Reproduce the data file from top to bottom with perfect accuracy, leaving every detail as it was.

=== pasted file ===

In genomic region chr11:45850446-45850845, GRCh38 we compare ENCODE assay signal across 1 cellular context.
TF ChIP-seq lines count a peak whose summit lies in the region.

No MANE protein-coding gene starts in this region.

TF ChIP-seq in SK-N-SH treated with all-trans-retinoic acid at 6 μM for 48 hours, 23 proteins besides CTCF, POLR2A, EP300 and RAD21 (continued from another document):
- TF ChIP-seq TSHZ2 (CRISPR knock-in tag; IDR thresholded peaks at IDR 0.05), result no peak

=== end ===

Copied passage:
In genomic region chr11:45850446-45850845, GRCh38 we compare ENCODE assay signal across 1 cellular context.
TF ChIP-seq lines count a peak whose summit lies in the region.

No MANE protein-coding gene starts in this region.

TF ChIP-seq in SK-N-SH treated with all-trans-retinoic acid at 6 μM for 48 hours, 23 proteins besides CTCF, POLR2A, EP300 and RAD21 (continued from another document):
- TF ChIP-seq TSHZ2 (CRISPR knock-in tag; IDR thresholded peaks at IDR 0.05), result no peak